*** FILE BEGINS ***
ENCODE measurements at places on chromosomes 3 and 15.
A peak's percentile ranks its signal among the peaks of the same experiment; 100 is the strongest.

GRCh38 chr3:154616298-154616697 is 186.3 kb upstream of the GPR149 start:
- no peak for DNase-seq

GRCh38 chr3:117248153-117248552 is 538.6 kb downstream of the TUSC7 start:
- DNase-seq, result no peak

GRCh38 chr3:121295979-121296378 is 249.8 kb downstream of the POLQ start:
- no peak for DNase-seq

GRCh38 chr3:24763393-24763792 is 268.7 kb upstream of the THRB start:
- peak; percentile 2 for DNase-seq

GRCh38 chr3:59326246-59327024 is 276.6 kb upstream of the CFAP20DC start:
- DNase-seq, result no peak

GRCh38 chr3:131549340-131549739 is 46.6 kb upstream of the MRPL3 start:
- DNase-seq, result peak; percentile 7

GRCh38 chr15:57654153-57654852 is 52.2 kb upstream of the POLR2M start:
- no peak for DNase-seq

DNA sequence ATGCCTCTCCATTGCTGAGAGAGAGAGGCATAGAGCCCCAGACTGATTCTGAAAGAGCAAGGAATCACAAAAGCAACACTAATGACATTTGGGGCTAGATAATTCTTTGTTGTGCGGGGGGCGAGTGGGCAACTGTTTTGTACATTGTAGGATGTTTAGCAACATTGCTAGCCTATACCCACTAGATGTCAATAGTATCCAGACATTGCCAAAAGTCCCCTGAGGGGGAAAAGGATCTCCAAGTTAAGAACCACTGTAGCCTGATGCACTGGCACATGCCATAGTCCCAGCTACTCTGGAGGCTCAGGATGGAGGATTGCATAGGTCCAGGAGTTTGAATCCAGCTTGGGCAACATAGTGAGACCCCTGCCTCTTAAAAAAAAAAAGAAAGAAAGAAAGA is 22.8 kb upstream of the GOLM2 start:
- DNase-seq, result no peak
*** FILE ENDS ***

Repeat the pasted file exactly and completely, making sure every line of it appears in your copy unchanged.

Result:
ENCODE measurements at places on chromosomes 3 and 15.
A peak's percentile ranks its signal among the peaks of the same experiment; 100 is the strongest.

GRCh38 chr3:154616298-154616697 is 186.3 kb upstream of the GPR149 start:
- no peak for DNase-seq

GRCh38 chr3:117248153-117248552 is 538.6 kb downstream of the TUSC7 start:
- DNase-seq, result no peak

GRCh38 chr3:121295979-121296378 is 249.8 kb downstream of the POLQ start:
- no peak for DNase-seq

GRCh38 chr3:24763393-24763792 is 268.7 kb upstream of the THRB start:
- peak; percentile 2 for DNase-seq

GRCh38 chr3:59326246-59327024 is 276.6 kb upstream of the CFAP20DC start:
- DNase-seq, result no peak

GRCh38 chr3:131549340-131549739 is 46.6 kb upstream of the MRPL3 start:
- DNase-seq, result peak; percentile 7

GRCh38 chr15:57654153-57654852 is 52.2 kb upstream of the POLR2M start:
- no peak for DNase-seq

DNA sequence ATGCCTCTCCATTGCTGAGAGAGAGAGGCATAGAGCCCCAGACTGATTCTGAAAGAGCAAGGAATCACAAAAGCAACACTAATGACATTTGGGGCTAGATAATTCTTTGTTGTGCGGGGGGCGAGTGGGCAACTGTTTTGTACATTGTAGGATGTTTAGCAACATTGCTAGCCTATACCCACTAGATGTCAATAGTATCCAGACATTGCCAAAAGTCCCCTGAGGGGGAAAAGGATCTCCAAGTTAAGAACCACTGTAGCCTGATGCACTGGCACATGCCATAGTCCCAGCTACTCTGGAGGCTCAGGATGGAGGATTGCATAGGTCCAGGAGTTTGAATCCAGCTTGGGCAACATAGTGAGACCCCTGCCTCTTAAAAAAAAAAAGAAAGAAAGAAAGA is 22.8 kb upstream of the GOLM2 start:
- DNase-seq, result no peak